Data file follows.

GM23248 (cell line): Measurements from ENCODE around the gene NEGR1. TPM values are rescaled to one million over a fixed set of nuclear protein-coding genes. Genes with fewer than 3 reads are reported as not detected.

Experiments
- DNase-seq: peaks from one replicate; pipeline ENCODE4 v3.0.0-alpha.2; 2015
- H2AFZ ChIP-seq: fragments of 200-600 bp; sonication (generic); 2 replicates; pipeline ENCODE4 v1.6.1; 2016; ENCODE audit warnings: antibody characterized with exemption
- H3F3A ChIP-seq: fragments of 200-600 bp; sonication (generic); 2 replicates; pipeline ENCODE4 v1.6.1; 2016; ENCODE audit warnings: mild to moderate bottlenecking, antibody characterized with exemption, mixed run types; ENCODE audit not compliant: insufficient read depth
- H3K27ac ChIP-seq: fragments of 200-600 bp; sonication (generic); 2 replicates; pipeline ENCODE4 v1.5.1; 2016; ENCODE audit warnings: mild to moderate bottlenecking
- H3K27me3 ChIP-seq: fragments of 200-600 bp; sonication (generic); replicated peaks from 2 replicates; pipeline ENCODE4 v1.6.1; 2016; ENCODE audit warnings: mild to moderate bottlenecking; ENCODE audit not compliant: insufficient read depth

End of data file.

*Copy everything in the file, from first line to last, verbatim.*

GM23248 (cell line): Measurements from ENCODE around the gene NEGR1. TPM values are rescaled to one million over a fixed set of nuclear protein-coding genes. Genes with fewer than 3 reads are reported as not detected.

Experiments
- DNase-seq: peaks from one replicate; pipeline ENCODE4 v3.0.0-alpha.2; 2015
- H2AFZ ChIP-seq: fragments of 200-600 bp; sonication (generic); 2 replicates; pipeline ENCODE4 v1.6.1; 2016; ENCODE audit warnings: antibody characterized with exemption
- H3F3A ChIP-seq: fragments of 200-600 bp; sonication (generic); 2 replicates; pipeline ENCODE4 v1.6.1; 2016; ENCODE audit warnings: mild to moderate bottlenecking, antibody characterized with exemption, mixed run types; ENCODE audit not compliant: insufficient read depth
- H3K27ac ChIP-seq: fragments of 200-600 bp; sonication (generic); 2 replicates; pipeline ENCODE4 v1.5.1; 2016; ENCODE audit warnings: mild to moderate bottlenecking
- H3K27me3 ChIP-seq: fragments of 200-600 bp; sonication (generic); replicated peaks from 2 replicates; pipeline ENCODE4 v1.6.1; 2016; ENCODE audit warnings: mild to moderate bottlenecking; ENCODE audit not compliant: insufficient read depth